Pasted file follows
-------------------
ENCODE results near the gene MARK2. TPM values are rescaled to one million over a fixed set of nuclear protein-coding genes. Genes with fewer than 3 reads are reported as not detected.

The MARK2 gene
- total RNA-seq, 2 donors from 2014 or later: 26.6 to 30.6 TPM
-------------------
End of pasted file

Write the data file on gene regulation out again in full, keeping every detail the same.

ENCODE results near the gene MARK2. TPM values are rescaled to one million over a fixed set of nuclear protein-coding genes. Genes with fewer than 3 reads are reported as not detected.

The MARK2 gene
- total RNA-seq, 2 donors from 2014 or later: 26.6 to 30.6 TPM